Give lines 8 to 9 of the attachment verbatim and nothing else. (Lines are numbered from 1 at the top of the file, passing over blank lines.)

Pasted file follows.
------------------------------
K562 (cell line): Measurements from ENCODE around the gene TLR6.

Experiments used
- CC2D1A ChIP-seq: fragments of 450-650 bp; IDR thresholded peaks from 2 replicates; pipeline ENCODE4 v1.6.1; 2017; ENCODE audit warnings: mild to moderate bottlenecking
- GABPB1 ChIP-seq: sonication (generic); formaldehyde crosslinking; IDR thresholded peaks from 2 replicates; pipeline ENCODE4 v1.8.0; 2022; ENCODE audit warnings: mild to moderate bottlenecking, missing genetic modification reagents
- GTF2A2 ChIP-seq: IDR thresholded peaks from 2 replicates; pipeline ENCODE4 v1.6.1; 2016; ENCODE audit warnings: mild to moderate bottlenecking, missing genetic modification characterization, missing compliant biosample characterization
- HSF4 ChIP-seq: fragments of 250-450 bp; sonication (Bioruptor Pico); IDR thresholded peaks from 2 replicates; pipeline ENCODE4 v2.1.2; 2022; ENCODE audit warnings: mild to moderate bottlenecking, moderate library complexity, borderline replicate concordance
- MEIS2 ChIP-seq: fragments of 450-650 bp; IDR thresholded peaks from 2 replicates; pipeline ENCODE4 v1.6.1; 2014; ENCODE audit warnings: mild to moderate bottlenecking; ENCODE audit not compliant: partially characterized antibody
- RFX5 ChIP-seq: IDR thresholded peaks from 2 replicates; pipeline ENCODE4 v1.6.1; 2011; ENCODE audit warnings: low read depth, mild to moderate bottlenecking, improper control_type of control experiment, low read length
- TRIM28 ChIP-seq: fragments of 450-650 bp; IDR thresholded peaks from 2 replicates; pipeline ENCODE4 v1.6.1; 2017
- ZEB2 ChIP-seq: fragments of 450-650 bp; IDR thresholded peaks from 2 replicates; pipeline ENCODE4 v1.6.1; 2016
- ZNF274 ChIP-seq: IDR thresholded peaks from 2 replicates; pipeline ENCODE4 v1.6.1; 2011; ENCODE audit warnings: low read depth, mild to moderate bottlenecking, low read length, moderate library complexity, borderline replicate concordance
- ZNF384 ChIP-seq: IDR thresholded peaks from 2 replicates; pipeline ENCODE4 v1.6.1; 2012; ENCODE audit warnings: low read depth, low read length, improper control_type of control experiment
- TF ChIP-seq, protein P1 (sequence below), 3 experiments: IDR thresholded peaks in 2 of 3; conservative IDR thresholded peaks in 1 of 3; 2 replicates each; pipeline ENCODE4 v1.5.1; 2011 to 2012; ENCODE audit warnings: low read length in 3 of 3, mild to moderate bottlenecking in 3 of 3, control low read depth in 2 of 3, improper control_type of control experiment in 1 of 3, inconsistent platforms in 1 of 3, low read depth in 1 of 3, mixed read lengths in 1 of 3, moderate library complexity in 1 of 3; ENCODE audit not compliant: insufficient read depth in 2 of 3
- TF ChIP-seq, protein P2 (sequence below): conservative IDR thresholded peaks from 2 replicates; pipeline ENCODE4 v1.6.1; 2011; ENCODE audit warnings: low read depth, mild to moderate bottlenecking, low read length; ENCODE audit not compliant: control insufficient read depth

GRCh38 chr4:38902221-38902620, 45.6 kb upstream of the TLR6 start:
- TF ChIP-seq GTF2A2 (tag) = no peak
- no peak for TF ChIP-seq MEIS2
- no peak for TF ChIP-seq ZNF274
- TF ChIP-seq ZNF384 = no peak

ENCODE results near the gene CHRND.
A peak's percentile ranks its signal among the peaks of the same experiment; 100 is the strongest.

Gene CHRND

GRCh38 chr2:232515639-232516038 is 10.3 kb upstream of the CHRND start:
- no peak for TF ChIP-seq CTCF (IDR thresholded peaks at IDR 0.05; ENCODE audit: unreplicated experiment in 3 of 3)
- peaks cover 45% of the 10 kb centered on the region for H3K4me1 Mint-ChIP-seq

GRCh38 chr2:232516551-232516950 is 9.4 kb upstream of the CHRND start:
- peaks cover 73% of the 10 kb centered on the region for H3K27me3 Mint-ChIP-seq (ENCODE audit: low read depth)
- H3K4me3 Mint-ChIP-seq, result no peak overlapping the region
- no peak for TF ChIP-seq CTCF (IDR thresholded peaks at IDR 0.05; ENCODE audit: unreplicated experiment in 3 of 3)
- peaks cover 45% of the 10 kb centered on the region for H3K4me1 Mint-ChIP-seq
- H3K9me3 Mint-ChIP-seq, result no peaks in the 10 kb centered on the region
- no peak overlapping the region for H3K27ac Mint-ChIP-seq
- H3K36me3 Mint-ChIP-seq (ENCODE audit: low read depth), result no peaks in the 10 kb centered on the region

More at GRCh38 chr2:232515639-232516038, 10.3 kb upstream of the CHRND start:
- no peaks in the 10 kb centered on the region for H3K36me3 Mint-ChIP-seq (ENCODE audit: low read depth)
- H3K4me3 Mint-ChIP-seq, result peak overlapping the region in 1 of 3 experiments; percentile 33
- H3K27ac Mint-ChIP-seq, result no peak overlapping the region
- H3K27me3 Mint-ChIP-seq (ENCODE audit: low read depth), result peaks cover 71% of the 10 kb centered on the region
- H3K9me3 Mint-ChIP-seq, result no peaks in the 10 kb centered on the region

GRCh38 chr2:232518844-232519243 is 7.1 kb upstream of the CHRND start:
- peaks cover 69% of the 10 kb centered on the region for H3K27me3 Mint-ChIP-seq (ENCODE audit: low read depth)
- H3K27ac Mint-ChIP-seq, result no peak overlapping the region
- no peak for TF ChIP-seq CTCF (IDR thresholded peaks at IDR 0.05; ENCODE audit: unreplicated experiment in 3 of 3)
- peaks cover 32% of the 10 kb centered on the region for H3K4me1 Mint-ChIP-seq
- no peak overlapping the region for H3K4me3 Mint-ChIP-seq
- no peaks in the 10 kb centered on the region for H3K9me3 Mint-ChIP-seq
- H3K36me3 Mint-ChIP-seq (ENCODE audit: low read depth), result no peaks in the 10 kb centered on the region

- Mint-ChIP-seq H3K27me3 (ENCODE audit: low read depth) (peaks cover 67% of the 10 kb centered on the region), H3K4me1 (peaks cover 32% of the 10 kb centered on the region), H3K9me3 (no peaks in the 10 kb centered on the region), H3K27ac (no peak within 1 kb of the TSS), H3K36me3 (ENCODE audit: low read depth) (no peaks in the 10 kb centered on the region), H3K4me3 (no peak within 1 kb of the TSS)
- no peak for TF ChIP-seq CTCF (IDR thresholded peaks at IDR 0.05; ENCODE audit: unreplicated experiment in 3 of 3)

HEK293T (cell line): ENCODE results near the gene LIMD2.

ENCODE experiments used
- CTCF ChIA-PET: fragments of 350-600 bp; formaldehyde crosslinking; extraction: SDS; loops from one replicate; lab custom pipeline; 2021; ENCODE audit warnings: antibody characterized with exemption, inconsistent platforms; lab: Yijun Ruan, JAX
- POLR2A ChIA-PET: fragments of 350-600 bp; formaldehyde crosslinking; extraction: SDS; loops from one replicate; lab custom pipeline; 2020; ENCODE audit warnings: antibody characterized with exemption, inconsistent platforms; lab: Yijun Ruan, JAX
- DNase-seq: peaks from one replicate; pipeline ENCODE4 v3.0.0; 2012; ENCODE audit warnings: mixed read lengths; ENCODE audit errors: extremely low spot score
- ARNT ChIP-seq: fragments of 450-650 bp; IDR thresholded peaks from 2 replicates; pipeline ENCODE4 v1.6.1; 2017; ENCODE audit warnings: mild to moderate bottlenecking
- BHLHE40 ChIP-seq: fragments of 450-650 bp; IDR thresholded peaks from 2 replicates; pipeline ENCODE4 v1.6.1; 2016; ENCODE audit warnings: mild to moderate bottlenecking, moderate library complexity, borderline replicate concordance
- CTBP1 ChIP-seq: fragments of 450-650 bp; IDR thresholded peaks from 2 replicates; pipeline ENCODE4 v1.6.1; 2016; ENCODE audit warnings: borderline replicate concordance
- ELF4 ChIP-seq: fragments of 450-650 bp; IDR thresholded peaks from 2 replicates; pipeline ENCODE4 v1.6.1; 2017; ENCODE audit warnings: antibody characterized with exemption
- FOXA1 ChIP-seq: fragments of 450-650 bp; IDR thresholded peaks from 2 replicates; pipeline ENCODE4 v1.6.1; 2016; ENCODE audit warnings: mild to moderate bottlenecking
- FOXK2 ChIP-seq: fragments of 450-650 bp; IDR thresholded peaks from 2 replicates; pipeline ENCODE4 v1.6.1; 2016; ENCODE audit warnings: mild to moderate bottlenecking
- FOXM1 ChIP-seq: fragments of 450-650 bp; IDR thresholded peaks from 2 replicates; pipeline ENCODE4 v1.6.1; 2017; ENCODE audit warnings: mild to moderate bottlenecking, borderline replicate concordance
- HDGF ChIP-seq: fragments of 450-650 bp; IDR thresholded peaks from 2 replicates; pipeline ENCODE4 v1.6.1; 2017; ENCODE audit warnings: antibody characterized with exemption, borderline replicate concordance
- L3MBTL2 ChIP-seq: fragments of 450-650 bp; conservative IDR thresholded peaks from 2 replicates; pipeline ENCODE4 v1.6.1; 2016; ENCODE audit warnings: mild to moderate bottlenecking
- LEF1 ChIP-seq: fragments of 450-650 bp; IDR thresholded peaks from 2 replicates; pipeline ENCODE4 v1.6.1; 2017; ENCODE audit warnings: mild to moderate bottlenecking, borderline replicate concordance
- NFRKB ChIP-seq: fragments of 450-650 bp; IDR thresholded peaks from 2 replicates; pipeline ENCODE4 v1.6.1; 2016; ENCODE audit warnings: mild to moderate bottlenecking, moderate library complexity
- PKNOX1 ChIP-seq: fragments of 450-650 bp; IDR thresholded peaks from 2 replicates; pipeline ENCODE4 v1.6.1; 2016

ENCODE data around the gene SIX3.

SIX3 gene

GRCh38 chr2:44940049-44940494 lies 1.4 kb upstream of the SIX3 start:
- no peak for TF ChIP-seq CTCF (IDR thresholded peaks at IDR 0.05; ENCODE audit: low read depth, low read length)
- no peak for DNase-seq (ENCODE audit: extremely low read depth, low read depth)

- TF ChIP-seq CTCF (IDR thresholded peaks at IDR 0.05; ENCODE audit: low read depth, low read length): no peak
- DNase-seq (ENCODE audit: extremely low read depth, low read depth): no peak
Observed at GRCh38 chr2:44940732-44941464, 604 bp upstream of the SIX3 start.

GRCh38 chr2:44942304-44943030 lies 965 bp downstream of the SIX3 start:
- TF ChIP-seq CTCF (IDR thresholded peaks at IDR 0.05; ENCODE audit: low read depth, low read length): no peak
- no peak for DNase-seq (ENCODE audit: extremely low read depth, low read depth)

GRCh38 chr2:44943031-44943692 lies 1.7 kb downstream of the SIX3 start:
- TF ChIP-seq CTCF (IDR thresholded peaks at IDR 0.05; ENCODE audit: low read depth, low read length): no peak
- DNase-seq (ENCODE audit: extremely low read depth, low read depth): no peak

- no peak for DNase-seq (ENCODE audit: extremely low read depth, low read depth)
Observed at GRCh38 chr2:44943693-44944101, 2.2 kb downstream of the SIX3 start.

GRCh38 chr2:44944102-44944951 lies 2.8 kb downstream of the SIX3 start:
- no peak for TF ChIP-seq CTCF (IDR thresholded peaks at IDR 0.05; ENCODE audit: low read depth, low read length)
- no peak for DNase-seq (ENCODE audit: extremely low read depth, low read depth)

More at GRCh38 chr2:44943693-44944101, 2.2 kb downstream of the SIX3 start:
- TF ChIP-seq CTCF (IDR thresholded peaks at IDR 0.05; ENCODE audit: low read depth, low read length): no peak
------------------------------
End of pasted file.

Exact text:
- RFX5 ChIP-seq: IDR thresholded peaks from 2 replicates; pipeline ENCODE4 v1.6.1; 2011; ENCODE audit warnings: low read depth, mild to moderate bottlenecking, improper control_type of control experiment, low read length
- TRIM28 ChIP-seq: fragments of 450-650 bp; IDR thresholded peaks from 2 replicates; pipeline ENCODE4 v1.6.1; 2017